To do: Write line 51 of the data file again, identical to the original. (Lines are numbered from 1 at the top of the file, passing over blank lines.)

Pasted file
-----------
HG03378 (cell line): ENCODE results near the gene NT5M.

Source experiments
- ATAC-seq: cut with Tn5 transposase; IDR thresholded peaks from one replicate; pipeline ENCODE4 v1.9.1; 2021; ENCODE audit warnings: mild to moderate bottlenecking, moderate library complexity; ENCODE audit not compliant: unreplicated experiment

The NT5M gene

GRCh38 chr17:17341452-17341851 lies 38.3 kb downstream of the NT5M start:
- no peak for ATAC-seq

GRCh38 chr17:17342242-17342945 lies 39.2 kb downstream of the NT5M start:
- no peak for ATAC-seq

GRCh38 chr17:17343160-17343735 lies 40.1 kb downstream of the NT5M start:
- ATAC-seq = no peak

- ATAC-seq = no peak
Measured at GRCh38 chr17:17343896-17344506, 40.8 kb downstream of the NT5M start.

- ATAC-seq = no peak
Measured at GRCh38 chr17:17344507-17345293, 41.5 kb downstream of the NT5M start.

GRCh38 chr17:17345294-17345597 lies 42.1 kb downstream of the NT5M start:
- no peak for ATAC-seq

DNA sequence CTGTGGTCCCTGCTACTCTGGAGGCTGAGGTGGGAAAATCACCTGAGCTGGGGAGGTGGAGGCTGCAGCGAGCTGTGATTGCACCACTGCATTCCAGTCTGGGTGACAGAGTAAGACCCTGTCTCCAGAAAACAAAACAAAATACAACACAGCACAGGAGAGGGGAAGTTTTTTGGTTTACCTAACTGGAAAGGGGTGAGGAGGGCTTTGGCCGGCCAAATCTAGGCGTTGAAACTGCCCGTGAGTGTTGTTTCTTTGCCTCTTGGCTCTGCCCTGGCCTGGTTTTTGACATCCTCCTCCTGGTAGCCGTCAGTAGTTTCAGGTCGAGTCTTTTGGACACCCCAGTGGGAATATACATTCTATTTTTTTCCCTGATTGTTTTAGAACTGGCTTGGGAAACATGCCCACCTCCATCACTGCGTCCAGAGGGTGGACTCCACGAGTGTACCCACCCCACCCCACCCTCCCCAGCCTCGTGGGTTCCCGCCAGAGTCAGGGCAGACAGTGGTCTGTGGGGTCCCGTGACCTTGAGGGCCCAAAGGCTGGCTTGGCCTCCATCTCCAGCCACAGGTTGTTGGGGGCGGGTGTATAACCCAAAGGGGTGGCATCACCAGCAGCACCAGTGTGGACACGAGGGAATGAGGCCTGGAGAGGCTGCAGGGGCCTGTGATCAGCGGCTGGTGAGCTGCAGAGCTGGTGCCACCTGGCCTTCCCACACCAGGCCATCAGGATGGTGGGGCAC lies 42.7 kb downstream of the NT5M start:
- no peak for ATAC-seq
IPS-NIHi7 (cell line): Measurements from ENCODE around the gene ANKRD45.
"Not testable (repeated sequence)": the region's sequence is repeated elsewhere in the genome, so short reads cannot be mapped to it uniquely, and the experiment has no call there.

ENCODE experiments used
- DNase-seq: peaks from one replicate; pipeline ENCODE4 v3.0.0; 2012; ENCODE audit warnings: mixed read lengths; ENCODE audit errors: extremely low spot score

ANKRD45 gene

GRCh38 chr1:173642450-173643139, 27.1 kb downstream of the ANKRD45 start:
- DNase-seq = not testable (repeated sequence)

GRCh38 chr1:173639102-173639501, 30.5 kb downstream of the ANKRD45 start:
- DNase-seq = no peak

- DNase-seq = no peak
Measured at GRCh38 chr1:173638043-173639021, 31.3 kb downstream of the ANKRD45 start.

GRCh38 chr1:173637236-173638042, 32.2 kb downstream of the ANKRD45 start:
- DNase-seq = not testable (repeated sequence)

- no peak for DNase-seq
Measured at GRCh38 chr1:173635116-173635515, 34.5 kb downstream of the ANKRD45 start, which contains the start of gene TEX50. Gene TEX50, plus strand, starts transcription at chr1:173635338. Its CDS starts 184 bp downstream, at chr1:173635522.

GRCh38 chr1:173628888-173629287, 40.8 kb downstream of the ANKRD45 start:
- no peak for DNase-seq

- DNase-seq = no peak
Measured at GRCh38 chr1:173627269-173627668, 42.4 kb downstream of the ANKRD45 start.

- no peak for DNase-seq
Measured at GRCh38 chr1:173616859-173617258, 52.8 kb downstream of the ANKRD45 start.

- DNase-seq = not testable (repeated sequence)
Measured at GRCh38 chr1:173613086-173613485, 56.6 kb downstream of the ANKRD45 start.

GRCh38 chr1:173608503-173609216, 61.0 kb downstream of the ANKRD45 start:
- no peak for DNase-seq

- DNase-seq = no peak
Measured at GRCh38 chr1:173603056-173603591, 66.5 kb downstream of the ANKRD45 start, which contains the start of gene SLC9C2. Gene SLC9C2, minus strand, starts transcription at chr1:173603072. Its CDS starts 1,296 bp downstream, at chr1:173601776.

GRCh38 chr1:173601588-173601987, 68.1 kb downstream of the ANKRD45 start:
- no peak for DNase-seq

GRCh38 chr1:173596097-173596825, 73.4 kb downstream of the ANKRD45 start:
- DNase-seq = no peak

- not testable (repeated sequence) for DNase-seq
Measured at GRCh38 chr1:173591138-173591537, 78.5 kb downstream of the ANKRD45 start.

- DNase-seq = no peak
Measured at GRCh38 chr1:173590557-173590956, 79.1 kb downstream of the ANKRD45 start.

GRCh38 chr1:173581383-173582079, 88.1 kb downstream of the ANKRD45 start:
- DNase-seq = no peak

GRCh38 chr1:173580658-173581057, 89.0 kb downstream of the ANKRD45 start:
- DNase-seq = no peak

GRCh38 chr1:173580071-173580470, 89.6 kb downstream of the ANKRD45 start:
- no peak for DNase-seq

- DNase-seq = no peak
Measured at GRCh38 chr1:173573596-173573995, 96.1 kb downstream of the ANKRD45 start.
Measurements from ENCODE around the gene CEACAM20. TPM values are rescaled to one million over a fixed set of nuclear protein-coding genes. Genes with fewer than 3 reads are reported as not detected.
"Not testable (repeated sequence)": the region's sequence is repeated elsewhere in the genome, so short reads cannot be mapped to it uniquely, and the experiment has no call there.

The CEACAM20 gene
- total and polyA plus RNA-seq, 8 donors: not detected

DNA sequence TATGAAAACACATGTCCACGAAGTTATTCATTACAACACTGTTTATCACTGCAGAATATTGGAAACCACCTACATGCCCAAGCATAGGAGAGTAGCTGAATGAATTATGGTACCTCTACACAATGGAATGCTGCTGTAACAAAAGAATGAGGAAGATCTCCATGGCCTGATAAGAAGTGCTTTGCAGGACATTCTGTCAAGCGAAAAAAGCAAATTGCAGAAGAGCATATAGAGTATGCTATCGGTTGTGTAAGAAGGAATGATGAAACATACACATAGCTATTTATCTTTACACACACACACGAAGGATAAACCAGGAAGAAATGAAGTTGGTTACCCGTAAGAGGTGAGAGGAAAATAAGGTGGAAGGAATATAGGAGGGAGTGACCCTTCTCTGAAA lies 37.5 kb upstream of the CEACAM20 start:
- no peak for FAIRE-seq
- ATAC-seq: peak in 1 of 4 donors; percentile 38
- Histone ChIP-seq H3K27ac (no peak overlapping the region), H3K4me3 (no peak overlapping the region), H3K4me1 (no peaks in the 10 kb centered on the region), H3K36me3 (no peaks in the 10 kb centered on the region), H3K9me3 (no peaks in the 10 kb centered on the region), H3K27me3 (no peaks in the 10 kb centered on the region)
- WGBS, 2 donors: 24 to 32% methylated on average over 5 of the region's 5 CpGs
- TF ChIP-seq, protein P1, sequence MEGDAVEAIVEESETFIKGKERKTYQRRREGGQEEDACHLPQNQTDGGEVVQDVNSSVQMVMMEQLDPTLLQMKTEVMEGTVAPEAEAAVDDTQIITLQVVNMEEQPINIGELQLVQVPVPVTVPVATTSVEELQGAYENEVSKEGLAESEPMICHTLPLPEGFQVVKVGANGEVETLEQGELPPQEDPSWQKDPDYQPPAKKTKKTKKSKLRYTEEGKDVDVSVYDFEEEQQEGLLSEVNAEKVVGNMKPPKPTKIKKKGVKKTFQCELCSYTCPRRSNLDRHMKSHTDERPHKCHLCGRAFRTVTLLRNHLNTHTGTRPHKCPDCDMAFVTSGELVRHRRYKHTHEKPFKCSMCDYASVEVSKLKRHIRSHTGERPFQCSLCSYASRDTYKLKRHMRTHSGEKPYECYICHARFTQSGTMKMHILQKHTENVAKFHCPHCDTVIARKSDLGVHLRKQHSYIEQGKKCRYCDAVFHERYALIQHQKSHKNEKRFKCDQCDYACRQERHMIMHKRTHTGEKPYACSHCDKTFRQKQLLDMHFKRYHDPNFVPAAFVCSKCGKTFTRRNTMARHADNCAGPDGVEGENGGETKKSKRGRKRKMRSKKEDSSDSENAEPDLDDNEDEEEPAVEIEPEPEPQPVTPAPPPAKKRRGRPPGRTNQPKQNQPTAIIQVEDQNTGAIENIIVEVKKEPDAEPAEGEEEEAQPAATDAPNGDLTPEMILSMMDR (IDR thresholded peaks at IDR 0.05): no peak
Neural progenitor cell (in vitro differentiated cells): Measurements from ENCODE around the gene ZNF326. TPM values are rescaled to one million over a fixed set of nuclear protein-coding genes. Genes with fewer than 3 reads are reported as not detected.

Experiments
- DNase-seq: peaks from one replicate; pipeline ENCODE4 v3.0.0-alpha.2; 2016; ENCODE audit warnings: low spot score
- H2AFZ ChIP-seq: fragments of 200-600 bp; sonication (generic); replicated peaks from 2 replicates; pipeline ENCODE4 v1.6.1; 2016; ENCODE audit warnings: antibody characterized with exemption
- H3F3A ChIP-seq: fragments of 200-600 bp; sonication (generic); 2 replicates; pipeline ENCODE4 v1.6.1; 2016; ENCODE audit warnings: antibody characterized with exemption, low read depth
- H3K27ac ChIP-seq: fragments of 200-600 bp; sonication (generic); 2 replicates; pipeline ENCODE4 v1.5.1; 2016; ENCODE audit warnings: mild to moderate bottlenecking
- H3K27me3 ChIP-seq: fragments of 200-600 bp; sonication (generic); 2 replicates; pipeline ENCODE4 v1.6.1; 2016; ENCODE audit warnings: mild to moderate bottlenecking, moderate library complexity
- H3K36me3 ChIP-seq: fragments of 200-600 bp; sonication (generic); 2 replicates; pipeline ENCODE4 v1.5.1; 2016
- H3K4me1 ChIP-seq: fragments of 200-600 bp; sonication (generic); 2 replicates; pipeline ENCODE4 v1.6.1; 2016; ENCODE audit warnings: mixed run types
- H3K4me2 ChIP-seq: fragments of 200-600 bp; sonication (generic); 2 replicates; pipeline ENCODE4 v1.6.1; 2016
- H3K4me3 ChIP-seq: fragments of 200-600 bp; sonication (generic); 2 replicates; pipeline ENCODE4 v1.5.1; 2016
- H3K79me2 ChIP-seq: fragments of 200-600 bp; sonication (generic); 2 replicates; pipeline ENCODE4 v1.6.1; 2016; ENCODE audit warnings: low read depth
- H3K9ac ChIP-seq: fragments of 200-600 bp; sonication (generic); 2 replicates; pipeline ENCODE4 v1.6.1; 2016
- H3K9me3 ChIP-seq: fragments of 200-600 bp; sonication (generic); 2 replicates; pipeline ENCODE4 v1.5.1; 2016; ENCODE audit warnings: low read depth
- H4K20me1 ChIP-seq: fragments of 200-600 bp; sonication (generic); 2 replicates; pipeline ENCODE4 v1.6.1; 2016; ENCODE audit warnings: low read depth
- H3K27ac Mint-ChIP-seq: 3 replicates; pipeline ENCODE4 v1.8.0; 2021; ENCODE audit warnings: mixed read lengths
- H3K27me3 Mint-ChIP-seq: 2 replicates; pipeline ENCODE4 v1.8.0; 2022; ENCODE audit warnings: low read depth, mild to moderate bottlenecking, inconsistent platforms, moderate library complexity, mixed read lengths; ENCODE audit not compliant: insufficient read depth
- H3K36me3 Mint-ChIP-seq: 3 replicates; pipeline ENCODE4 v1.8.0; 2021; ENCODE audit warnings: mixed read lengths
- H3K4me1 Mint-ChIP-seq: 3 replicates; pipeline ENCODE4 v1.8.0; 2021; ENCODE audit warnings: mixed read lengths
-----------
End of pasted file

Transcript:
Measured at GRCh38 chr1:173591138-173591537, 78.5 kb downstream of the ANKRD45 start.